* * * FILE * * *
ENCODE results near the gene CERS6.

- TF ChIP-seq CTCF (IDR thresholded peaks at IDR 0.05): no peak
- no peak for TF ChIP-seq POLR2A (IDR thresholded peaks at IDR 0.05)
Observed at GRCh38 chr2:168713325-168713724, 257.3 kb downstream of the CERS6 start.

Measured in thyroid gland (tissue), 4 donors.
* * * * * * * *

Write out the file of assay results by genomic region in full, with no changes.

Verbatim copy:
ENCODE results near the gene CERS6.

- TF ChIP-seq CTCF (IDR thresholded peaks at IDR 0.05): no peak
- no peak for TF ChIP-seq POLR2A (IDR thresholded peaks at IDR 0.05)
Observed at GRCh38 chr2:168713325-168713724, 257.3 kb downstream of the CERS6 start.

Measured in thyroid gland (tissue), 4 donors.